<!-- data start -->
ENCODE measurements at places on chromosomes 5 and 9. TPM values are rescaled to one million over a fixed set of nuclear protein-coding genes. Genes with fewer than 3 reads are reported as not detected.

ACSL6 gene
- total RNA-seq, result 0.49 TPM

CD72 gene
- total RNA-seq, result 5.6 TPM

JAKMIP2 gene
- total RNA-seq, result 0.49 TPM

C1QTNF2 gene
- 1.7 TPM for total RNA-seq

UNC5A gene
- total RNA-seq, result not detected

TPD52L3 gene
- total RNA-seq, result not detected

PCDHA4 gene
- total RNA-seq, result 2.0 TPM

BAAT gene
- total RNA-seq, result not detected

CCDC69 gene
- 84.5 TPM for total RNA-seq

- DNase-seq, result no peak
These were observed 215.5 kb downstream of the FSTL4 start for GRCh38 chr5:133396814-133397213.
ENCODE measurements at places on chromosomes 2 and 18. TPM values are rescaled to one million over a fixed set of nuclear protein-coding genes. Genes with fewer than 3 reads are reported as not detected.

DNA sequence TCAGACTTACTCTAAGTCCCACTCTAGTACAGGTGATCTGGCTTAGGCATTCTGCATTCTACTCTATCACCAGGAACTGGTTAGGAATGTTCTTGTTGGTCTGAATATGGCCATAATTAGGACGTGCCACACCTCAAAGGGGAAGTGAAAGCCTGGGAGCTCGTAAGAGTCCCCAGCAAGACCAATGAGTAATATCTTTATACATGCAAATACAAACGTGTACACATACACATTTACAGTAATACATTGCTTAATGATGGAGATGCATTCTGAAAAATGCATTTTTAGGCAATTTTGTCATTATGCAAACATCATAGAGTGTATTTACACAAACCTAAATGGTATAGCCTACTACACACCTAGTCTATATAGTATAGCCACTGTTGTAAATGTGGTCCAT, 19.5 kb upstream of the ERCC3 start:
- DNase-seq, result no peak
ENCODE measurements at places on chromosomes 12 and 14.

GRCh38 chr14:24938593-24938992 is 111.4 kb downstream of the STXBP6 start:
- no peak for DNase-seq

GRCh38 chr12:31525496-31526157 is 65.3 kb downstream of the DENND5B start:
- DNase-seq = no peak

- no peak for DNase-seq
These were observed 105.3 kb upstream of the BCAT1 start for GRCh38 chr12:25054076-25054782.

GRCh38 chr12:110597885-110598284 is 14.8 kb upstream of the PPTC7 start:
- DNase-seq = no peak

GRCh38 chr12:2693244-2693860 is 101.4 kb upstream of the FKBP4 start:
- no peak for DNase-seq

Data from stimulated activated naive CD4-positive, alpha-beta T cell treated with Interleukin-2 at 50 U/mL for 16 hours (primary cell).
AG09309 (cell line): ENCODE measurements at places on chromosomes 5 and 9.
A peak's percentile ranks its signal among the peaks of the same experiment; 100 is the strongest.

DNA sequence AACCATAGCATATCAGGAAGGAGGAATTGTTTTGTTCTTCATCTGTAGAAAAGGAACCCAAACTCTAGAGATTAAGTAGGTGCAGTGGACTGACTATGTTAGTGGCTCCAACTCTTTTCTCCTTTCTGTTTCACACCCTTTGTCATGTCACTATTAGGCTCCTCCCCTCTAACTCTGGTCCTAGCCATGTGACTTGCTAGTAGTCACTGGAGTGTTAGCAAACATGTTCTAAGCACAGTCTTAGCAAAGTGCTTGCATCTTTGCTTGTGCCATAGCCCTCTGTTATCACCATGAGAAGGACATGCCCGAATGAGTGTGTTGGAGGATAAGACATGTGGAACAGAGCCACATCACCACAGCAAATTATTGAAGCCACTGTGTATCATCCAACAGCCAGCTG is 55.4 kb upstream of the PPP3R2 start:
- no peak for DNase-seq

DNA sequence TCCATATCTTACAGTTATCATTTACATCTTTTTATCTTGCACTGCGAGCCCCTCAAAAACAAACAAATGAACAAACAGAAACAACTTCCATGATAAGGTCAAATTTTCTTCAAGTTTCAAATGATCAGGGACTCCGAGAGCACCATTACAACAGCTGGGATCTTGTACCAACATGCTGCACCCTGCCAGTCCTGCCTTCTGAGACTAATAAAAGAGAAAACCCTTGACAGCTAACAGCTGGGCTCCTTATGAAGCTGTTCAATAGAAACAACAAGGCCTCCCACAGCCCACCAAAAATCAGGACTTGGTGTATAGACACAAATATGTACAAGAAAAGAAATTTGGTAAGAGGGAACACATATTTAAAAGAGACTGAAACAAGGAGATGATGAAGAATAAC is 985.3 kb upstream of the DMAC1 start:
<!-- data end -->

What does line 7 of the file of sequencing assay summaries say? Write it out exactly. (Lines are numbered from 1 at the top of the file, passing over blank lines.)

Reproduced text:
- total RNA-seq, result 0.49 TPM